Episode 49: Water Fae: Kelpies
The folklore of kelpies in a nutshell, how I reimagined it for my writing, and this faery translated into Afrikaans.
Written and narrated by Ronel Janse van Vuuren.
Copyright 2022 Ronel Janse van Vuuren — All rights reserved.
Learn more about Kelpies here.
Get the transcript here.
Music: Secrets by David Fesliyan (FesliyanStudios.com) and Dramatic Heartbeat by FesliyanStudios.com
You’re listening to the Faeries and Folklore podcast by Ronel.
I’m dark fantasy author Ronel Janse van Vuuren. With nearly a decade of digging around in dusty folklore books, researching creatures of imagination that ignited my curiosity, I’m here to share the folklore in a nutshell and how I reimagined it for my writing in an origin of the fae.
This is the Faeries and Folklore podcast.
Hi, I’m your host Ronel Janse van Vuuren. You can just call me Ronel. In today’s episode, we’re continuing our exploration of the fae realm.
This episode is brought to you by my book Once… Tales, Myths and Legends of Faerie available in eBook, audiobook and paperback. Learn more at ronelthemythmaker.com/my-books.
We’re continuing our exploration of Water Fae.
Today’s Faery: Kelpie
Folklore in a nutshell by Ronel
Kelpies are the most distinctive magical creatures from Scotland. These water horses can shape-shift into humans, underwater monsters and gorgeous horses to lure humans under water to drown and eat them. In human form, kelpies are invariably male. They are usually depicted as grey or black horses, and as they cannot fully escape the water, their tails and manes are always dripping wet.
Kelpies inhabit lochs, streams and pools – most notably, Loch Ness. (Yes: The Loch Ness monster is a Kelpie.)
In some cases, the kelpie would devour all but the entrails of their victims, leaving it at the water’s edge for others to find. It can extend its back to carry many to the watery depths of its home before eating them. It has a sticky magical hide, so once you touch the alluring creature, you are stuck – as shown in a common Scottish folk tale (the kelpie lures nine children onto its back, chases after the tenth who strokes his nose before he cuts off his stuck finger to escape while the others are dragged into the water by the kelpie).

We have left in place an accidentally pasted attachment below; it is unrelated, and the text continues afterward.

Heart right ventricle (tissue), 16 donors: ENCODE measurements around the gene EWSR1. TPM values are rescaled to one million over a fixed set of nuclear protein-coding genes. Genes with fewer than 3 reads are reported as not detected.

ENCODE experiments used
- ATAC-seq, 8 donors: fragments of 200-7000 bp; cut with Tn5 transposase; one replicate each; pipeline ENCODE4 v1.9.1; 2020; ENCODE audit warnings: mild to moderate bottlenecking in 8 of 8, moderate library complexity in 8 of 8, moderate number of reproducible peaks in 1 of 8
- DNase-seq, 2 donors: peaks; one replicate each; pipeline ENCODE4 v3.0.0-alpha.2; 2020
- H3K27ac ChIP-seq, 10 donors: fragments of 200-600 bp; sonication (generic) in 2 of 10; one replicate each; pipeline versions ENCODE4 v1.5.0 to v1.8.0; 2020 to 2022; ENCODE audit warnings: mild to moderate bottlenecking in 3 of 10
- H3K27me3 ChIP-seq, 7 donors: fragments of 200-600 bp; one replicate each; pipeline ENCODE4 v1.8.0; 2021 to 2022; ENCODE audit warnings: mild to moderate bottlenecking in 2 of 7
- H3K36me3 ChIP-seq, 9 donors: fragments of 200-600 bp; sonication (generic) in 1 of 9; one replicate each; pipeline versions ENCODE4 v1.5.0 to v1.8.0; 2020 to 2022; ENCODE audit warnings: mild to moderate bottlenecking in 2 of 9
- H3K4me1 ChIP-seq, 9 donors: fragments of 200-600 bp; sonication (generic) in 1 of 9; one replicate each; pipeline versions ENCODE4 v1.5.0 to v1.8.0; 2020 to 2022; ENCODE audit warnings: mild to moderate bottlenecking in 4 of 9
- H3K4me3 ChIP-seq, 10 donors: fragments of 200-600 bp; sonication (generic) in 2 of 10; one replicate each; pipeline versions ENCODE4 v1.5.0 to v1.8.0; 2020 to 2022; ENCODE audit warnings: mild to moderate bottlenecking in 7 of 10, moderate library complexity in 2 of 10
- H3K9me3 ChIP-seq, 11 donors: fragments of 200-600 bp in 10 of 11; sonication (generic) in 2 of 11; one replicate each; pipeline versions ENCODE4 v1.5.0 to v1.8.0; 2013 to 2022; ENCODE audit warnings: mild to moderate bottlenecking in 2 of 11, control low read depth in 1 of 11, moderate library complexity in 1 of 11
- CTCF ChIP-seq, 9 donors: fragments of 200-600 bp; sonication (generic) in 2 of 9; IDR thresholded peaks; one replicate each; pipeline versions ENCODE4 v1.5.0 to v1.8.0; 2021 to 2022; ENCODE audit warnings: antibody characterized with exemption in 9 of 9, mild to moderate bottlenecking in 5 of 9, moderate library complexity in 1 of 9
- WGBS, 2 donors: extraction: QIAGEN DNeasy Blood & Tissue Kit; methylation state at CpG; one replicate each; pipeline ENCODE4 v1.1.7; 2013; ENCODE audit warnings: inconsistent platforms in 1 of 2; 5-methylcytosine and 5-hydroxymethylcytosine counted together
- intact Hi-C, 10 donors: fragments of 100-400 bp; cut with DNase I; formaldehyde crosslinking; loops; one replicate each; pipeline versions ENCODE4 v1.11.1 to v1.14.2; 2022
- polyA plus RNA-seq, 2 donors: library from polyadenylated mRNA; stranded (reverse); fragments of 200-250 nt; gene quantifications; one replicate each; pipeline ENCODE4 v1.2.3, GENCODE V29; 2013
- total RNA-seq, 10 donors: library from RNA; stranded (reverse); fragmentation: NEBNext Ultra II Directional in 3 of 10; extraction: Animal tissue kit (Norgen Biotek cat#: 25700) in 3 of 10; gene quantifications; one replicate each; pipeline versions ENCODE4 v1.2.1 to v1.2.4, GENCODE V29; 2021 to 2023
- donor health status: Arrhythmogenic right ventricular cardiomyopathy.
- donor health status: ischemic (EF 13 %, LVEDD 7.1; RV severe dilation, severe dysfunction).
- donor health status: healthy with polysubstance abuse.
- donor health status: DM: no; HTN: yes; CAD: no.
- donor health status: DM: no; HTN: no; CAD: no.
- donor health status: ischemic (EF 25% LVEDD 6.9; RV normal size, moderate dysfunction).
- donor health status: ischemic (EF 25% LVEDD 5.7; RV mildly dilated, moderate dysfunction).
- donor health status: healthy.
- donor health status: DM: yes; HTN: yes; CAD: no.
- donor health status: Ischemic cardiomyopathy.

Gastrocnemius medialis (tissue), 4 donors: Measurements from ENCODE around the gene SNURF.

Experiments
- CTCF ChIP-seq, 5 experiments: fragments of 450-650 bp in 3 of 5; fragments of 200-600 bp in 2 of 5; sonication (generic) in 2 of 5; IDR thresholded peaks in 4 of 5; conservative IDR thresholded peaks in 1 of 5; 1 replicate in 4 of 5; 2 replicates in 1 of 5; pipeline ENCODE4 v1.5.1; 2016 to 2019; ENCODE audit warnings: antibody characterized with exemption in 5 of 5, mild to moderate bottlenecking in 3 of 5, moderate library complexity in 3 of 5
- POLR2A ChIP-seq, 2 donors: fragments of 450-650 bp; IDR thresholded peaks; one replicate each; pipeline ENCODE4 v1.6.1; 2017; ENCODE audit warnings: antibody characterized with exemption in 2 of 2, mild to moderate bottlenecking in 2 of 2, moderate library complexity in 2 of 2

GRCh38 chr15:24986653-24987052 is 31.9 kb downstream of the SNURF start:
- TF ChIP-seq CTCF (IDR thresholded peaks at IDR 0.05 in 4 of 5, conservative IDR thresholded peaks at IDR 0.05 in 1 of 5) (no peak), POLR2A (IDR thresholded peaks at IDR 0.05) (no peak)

And now for my interpretation of the fae in an origin of the fae: kelpies
Kelpies use the connection they have to the water they live in to find out everything that goes on in the world around them.
Kelpies can live in any lake, river or stream. Even a murky pool will do if there’s enough glamour to fuel the Kelpie. Part of their magic is to make themselves irresistible – humans and Fae want to touch them, no matter the cost.
Mist surrounds a Kelpie as it shifts form. They have the power to change their appearance at will. Kelpies prefer the form of a horse when on land. Though they can turn into pine martens, stoats, goats, etc. They can even take on a human form.
Kelpies will eat any human or Fae it wants to. They especially like to play with their prey. Though, there are a few who stick to eating fish.
Kelpies only appear outside water when they are summoned, hungry or have to go to a mandatory Fae gathering (like the Tithe every seven years). It usually shape-shifts from an underwater monster to something alluring – like a horse – before enticing humans/Fae to touch it, at which point its skin will become adhesive and it will take its prey down to a watery grave (and the Kelpie will have lunch).
Though it is said that only the liver or entrails are left over from a Kelpie’s meal (seen floating on the surface), that’s just the personal preference of some. Not all Kelpies have the same taste in food (just like everyone else).
Kelpies have power over the water they live in: they can cause floods to hinder or drown pursuers/victims.
They have an odd sense of humour (e.g. laughing when someone nearly dies in a bog).
Kelpies are good in a fight. They change into water as soon as an opponent tries to punch/curse/suck the life out of them.
Kelpies do whatever they wish, whatever whim takes them. Even the supposedly bad ones who feast on humans and Fae can be a trusted ally – just like the supposedly good Kelpies who only eat fish can be your worst enemy.
Kelpies are always dripping wet. Once they start to dry out, they need to return to the water or risk death from dehydration.
How to summon Kelpies:
–A rhyme (if you know the right one) will call the Kelpie from the depths.
–A Cù Sìth can summon one by simply barking.
–A blood offering – a bit of blood on a leaf placed on the water – along with calling: ‘Kelpie, I bid thee forth.’ will summon the Kelpie to your presence.
Though, beware: the Kelpie will demand more, depending on what you want from it.
Like all capricious Fae, it depends on the individual Kelpie whether it will be friend or foe.
As a little bonus, let’s look at the translation of kelpie into Afrikaans: waterperd.
I hope that you’ve enjoyed this episode of the faeries and folklore podcast and that you’ve learned something new about faeries.
Remember that you can get a transcript of this episode in the description. If you’re new to the podcast, why not go and grab your free copy of Unseen, the second book in the Faery Tales series, on my website ronelthemythmaker.com? Loads of folklore, magic and danger await! Take care!
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No-one writes about the fae like Ronel Janse van Vuuren.